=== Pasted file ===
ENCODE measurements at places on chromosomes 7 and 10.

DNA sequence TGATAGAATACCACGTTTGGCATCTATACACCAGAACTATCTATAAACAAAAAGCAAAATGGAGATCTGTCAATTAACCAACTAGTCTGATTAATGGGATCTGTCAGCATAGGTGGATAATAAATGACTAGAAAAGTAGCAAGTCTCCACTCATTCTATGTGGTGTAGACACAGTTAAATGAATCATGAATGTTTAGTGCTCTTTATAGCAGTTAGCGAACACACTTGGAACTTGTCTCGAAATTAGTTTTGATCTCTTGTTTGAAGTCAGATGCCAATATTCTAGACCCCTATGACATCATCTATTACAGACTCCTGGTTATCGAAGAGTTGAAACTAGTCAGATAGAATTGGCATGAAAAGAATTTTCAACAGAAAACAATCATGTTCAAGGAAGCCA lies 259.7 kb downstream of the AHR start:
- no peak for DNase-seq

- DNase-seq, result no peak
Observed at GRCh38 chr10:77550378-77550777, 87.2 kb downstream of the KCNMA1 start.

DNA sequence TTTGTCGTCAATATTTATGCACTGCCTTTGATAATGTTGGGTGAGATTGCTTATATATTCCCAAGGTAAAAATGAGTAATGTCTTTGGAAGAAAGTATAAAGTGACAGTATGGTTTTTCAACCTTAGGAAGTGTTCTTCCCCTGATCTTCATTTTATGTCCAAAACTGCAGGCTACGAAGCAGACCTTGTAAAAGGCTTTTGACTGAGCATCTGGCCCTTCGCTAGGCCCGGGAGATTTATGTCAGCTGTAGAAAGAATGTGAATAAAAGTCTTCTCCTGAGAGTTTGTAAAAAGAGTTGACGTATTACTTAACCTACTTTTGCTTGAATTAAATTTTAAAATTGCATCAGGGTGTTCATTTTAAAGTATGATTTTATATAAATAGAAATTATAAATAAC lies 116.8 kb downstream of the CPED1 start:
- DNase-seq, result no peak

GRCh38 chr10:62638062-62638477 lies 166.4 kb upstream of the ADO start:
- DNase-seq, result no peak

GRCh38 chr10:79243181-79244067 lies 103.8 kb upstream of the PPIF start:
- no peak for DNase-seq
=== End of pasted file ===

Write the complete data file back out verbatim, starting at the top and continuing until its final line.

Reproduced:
ENCODE measurements at places on chromosomes 7 and 10.

DNA sequence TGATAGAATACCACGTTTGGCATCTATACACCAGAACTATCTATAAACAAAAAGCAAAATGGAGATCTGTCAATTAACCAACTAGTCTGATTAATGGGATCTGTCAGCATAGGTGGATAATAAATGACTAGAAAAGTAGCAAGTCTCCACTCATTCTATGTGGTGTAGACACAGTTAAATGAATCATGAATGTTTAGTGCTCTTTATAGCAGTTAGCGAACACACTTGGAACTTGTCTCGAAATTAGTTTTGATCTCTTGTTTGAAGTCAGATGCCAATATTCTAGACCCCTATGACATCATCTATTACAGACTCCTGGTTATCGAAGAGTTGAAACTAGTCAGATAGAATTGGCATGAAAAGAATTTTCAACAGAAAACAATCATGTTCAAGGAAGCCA lies 259.7 kb downstream of the AHR start:
- no peak for DNase-seq

- DNase-seq, result no peak
Observed at GRCh38 chr10:77550378-77550777, 87.2 kb downstream of the KCNMA1 start.

DNA sequence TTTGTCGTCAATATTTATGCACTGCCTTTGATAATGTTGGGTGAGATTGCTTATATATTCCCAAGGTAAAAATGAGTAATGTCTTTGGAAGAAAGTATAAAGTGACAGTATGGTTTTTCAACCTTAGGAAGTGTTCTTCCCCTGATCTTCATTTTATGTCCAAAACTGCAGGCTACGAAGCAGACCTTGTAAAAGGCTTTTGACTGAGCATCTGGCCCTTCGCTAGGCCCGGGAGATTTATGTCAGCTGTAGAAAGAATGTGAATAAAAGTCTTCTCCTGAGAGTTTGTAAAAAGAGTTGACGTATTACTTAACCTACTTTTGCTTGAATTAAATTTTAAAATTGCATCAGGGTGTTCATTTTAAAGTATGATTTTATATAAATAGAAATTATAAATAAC lies 116.8 kb downstream of the CPED1 start:
- DNase-seq, result no peak

GRCh38 chr10:62638062-62638477 lies 166.4 kb upstream of the ADO start:
- DNase-seq, result no peak

GRCh38 chr10:79243181-79244067 lies 103.8 kb upstream of the PPIF start:
- no peak for DNase-seq